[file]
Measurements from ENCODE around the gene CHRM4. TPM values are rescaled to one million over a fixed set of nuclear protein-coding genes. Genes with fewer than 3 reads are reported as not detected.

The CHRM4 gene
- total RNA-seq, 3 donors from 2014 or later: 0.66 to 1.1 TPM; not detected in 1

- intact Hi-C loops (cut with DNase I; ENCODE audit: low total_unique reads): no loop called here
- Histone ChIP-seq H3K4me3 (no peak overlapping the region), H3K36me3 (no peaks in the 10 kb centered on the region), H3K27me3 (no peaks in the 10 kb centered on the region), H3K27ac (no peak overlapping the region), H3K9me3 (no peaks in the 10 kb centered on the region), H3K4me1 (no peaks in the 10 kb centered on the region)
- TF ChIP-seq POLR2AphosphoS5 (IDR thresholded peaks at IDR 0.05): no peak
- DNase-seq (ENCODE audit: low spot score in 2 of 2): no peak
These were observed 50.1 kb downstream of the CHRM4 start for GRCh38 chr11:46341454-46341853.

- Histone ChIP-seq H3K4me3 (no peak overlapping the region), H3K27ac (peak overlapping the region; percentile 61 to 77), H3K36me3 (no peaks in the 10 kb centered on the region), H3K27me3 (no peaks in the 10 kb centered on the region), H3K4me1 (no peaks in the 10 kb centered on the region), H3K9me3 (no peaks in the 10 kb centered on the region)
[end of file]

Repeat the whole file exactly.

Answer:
Measurements from ENCODE around the gene CHRM4. TPM values are rescaled to one million over a fixed set of nuclear protein-coding genes. Genes with fewer than 3 reads are reported as not detected.

The CHRM4 gene
- total RNA-seq, 3 donors from 2014 or later: 0.66 to 1.1 TPM; not detected in 1

- intact Hi-C loops (cut with DNase I; ENCODE audit: low total_unique reads): no loop called here
- Histone ChIP-seq H3K4me3 (no peak overlapping the region), H3K36me3 (no peaks in the 10 kb centered on the region), H3K27me3 (no peaks in the 10 kb centered on the region), H3K27ac (no peak overlapping the region), H3K9me3 (no peaks in the 10 kb centered on the region), H3K4me1 (no peaks in the 10 kb centered on the region)
- TF ChIP-seq POLR2AphosphoS5 (IDR thresholded peaks at IDR 0.05): no peak
- DNase-seq (ENCODE audit: low spot score in 2 of 2): no peak
These were observed 50.1 kb downstream of the CHRM4 start for GRCh38 chr11:46341454-46341853.

- Histone ChIP-seq H3K4me3 (no peak overlapping the region), H3K27ac (peak overlapping the region; percentile 61 to 77), H3K36me3 (no peaks in the 10 kb centered on the region), H3K27me3 (no peaks in the 10 kb centered on the region), H3K4me1 (no peaks in the 10 kb centered on the region), H3K9me3 (no peaks in the 10 kb centered on the region)